How common are mental health problems? How long do people wait to access therapy for depression and anxiety? Do mental health services work for everyone? How much is spent on mental health services?Jump to full report >>
The 2014 Survey of Mental Health and Wellbeing in England found that 1 in 6 people aged 16+ had experienced symptoms of a common mental health problem, such as depression or anxiety, in the past week. Women were more likely than men to be experiencing common mental disorders. Prevalence has increased since 1993.
2% of survey respondents had ever experienced bipolar disorder. 0.7% had experienced psychotic disorder in the past year. 4.4% of respondents screened positive for post-traumatic stress disorder.
Just over 5% of survey respondents reported having had suicidal thoughts in the past year.
A 2017 survey of children and young people's mental health found that one in eight children aged 5 to 19 had at least one mental health problem.
NHS England's Improving Access to Psychological Therapies programme (IAPT) aims to provide talking therapies for working age people experiencing common mental health problems such as depression and anxiety. It aims to treat 75% of people within 6 weeks of referral, to ensure that half of those finishing treatment recover from their condition, and it aims to reach 15% of people with common mental disorders each year. People can be referred by their GP or they can self-refer.
In 2018/19, 1.6 million people were referred to IAPT, 1.09 million entered treatment and 582,000 finished a course of treatment. 65% of those referred to IAPT were women. Click the thumbnail image on the left for more info.
Talking therapies are explained in this NHS Choices video.
IAPT Waiting Times
89.4% of those finishing a course of treatment in 2018/19 waited less than 6 weeks for their first treatment. However, waiting times for first treatment varied substantially across England, from lows of 4 days in Basildon and Brentwood to highs of 61 days in Manchester. In most areas, patients waited longer between their first and second treatments than they waited for their first treatment. Waiting times for first and second treatment combined varied from 22 days in Wakefield to 162 days in Heywood, Middleton and Rochdale. Click the thumbnail map to the left for more.
Just over half of those finishing a course of IAPT treatment moved to recovery (i.e. they were no longer classed as having a clinical case of a mental health problem). In 2018/19, recovery rates varied from 66% in Stoke-on-Trent to 33% in Wirral. Two-thirds of people showed a reliable improvement in their condition after finishing a course of IAPT treatment. Improvement rates varied from 81% in South Kent Coast and East Staffordshire to 53% in Swindon. Click the thumbnail map to the left for more.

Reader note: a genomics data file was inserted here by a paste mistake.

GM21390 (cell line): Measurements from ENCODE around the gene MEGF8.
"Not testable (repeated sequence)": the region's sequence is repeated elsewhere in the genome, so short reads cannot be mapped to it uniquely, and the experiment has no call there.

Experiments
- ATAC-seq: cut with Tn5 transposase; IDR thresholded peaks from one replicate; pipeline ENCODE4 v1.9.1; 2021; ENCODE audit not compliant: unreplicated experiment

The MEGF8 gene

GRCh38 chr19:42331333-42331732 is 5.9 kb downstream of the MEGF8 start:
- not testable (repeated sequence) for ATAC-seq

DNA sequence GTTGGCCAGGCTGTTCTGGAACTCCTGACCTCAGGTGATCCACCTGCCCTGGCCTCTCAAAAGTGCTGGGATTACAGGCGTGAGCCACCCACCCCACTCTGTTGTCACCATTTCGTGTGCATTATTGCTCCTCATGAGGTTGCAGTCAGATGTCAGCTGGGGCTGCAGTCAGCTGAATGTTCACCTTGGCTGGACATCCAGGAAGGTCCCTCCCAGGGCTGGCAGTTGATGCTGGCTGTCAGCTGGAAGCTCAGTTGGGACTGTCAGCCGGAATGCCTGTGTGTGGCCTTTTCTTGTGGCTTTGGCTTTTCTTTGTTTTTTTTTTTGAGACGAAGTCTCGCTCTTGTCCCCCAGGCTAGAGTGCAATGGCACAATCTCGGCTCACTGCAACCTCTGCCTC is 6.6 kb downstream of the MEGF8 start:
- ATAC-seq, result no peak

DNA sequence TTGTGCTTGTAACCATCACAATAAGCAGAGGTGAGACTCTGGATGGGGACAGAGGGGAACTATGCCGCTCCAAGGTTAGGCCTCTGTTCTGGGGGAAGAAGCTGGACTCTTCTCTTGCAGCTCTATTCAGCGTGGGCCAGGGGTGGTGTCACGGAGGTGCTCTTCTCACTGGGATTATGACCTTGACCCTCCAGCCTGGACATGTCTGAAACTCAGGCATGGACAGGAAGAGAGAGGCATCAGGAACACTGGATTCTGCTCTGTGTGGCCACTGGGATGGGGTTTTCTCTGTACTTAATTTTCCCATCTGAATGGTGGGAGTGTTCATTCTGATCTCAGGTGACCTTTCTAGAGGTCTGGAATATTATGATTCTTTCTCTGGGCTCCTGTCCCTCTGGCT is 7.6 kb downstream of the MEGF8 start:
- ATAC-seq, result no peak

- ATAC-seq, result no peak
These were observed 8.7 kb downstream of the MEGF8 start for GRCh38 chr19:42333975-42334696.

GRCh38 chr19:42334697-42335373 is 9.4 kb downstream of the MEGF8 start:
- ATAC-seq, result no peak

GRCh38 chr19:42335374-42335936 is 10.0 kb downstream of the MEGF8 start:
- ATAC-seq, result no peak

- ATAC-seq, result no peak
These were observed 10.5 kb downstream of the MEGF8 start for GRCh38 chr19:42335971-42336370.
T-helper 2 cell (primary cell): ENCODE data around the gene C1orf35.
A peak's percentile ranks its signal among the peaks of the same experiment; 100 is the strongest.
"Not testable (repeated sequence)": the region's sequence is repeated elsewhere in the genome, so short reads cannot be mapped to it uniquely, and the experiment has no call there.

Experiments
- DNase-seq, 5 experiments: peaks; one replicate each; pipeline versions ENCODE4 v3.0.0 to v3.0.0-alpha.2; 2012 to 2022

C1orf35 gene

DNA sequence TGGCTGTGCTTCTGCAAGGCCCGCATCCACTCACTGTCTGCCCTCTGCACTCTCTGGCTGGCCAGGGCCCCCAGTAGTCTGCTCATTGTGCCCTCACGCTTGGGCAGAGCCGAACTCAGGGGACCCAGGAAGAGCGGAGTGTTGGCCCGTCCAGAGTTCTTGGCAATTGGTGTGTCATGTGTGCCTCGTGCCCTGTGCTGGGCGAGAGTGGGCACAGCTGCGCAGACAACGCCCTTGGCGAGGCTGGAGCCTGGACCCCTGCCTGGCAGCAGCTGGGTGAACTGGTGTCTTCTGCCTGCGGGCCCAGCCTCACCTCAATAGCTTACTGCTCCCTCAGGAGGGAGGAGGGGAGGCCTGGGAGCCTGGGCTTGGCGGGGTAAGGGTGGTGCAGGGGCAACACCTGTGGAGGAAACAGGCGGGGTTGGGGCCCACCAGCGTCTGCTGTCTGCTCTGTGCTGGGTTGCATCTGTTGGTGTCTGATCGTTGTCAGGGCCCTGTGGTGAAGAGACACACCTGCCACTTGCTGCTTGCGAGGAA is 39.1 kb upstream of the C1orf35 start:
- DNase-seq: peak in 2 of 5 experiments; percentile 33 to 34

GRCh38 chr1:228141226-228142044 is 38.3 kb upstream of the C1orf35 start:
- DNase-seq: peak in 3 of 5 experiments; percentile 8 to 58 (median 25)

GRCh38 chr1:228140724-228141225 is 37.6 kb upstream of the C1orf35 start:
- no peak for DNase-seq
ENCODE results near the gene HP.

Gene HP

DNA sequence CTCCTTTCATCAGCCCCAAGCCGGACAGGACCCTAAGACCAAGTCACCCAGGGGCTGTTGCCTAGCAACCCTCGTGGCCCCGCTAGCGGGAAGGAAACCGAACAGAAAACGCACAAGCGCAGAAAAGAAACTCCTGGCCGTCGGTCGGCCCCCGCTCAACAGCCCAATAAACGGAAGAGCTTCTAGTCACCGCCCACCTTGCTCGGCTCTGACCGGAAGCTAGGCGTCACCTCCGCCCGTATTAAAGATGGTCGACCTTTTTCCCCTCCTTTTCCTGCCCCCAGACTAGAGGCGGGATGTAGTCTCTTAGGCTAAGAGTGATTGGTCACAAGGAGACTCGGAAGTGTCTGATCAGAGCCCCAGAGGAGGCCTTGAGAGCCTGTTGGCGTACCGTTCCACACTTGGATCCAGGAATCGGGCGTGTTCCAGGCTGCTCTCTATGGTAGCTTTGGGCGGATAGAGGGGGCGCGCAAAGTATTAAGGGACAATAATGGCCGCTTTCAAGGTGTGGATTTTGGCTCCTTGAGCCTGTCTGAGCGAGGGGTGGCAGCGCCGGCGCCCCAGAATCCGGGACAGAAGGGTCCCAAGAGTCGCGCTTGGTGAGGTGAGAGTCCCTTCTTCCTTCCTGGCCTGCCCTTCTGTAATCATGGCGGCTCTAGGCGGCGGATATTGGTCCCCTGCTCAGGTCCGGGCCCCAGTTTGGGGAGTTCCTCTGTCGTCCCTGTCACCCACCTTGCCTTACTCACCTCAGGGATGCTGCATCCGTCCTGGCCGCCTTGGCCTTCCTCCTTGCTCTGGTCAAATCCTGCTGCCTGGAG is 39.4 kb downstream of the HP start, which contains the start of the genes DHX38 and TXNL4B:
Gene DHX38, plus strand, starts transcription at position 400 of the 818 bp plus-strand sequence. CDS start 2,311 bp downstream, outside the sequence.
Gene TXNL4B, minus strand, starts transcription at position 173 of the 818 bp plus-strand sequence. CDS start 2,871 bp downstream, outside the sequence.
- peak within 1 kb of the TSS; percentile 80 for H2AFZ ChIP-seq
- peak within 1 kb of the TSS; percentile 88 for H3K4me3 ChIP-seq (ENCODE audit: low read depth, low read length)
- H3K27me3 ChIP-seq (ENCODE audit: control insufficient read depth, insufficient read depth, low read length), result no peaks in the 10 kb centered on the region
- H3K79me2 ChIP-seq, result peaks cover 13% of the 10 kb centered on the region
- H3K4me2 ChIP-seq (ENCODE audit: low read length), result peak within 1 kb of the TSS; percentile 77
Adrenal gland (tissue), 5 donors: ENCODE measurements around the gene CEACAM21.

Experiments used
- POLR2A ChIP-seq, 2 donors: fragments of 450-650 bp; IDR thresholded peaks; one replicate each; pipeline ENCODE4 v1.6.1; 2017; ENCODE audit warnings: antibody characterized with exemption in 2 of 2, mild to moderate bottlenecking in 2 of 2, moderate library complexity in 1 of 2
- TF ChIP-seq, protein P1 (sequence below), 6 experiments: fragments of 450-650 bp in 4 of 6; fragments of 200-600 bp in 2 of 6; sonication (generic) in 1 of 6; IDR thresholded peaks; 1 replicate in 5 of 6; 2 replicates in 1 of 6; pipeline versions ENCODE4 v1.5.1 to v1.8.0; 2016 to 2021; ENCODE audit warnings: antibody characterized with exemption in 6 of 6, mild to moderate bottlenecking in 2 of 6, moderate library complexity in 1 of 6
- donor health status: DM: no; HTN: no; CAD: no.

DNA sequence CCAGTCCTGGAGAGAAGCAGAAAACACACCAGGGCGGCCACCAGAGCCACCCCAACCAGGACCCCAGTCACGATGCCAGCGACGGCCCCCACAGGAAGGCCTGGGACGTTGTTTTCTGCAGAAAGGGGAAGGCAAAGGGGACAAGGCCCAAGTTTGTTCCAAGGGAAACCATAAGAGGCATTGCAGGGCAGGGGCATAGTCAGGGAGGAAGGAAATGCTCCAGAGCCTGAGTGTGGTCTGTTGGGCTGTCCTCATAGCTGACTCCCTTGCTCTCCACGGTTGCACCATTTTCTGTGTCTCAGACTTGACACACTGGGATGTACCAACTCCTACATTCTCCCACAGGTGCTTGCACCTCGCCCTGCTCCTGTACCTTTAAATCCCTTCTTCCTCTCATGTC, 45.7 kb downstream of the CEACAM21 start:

Recovery and improvement rates varied between social groups, with some minority groups less likely to see positive outcomes:
Separate data is collected on people who are in contact with NHS mental health and learning disability services. Unlike IAPT, most of these services don't have recorded waiting times.
It's estimated that 2.73 million people were in contact with secondary mental health services or learning disability services at some point during 2018/19. These figures do not include people who are only in contact with IAPT services. This includes 2.09 million adults and 632,000 children.
Contact with and access to mental health services varies across the country. In Preston, 10.8% of the adult population were in contact with adult mental health services during 2018/19. In Mid Suffolk, the figure was 2.5%. Click the thumbnail map to the left for more information.
NHS England’s Mental Health Dashboard provides a national and local overview of spending on mental health services.
The total spend on mental health, learning disabilities and dementia in 2017/18 was planned to be £13 billion - 2% higher than the previous year in real terms. 14% of funds allocated to local NHS CCGs are spent on mental health, learning disability and dementia services.
Commissioners are expected to attain the Mental Health Investment Standard, which means that the proportional increase on mental health spending each year should be larger than the proportional increase in overall spending by CCGs. NHS England reports 186 of 191 CCGs are due to meet this standard in 2019/20. However, data on local CCG mental health spending isn’t published. Instead, figures are available on a wider spending category that includes learning disability and dementia services. Learning disability and dementia spending isn’t counted in the mental health investment standard.
Commons Briefing papers SN06988
Author: Carl Baker